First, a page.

Payday loan firms including Wonga are to start using a new "real-time" information sharing service about consumers' borrowing habits.
The new service is being launched by credit reference agency Callcredit to tackle concerns that lenders should have the most up-to-date and accurate snapshot of a potential borrower's circumstances when they ask for a loan (see our Payday Loans guide for details of cheaper alternatives).
Any lender that contributes to the initiative will be able to access it. Consumers will also be able to see it on their credit reports.
Lenders will begin testing the system in April, and they aim to start using it from early May. However the scheme is only voluntary.
Last December, MPs called for better sharing of up-to-date information between payday firms to stop struggling borrowers taking out multiple loans with different lenders.
MoneySavingExpert.com's founder Martin Lewis gave evidence on the payday loan industry to the the Business, Information and Skills Select Committee last November (see the MSE News story Payday lenders slammed at Select Committee).
Martin says: "This is welcome news of a start from this under-regulated, over marketed industry. Yet unless all payday lenders, including the one-off high street ones, are forced to do this, then it is still somewhat futile as it could still leave people applying for loans or payday loans, with no track of the fact that they're already over their eyes in debt from the lenders that aren't reporting their loans."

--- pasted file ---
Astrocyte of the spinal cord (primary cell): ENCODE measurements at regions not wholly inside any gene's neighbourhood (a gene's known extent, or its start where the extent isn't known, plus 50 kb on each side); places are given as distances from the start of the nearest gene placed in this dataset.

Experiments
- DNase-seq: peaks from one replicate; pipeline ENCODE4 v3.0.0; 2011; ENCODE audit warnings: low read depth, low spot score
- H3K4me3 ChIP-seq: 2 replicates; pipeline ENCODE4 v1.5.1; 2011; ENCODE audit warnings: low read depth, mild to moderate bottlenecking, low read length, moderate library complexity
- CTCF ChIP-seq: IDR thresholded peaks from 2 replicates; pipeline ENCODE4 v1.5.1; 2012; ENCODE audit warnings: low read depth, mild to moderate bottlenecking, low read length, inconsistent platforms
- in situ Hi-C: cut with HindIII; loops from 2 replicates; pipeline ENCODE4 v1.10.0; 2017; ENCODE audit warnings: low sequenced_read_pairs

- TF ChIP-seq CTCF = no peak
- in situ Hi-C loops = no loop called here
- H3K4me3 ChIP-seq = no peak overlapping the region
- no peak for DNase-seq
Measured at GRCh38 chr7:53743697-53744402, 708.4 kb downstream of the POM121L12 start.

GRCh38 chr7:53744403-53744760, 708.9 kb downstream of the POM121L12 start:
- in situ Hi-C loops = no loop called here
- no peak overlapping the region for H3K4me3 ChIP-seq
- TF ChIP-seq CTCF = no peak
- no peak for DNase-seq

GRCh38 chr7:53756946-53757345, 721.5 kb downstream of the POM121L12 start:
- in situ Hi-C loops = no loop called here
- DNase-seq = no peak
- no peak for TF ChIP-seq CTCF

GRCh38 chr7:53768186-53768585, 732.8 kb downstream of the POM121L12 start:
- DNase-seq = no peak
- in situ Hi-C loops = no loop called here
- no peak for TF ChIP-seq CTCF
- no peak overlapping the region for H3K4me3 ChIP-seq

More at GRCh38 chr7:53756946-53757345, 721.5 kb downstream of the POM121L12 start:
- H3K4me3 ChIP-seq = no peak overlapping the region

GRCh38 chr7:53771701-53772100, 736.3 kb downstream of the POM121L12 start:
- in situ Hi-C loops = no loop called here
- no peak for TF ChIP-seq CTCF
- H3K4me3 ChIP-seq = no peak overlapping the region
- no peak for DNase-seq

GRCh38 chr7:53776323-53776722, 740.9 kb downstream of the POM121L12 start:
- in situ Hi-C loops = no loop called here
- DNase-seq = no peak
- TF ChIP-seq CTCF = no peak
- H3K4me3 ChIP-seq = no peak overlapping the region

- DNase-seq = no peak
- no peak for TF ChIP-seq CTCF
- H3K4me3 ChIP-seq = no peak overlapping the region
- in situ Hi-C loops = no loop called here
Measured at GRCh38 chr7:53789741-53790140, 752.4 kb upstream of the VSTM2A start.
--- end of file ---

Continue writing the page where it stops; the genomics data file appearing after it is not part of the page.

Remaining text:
The committee said if payday lenders don't establish better ways to share information by July, then the Financial Conduct Authority (FCA), which will oversee the industry from April, should make it compulsory.
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Payday loans used to pay for rent and mortgages
Today's move comes as housing charity Shelter announced survey results which estimate nearly one million people have taken out a payday loan in the past year to help cover their rent or mortgage costs.
Nearly a fifth of those surveyed (19%) said they had borrowed in some way to cover their rent or mortgage in the last 12 months, including dipping into an unauthorised overdraft, taking out a loan such as a payday loan, ramping up credit card debt or turning to family or friends for cash.
The whole payday lending industry is being investigated by the Competition Commission following concerns that some lenders base their business models around borrowers who cannot afford to pay back their loans on time.
The FCA has already outlined plans to crack down on the sector.
They include limiting the number of times payday lenders are allowed to roll over loans twice and forcing them to put "risk warnings" on their advertising (see the Payday lending crackdown MSE News story).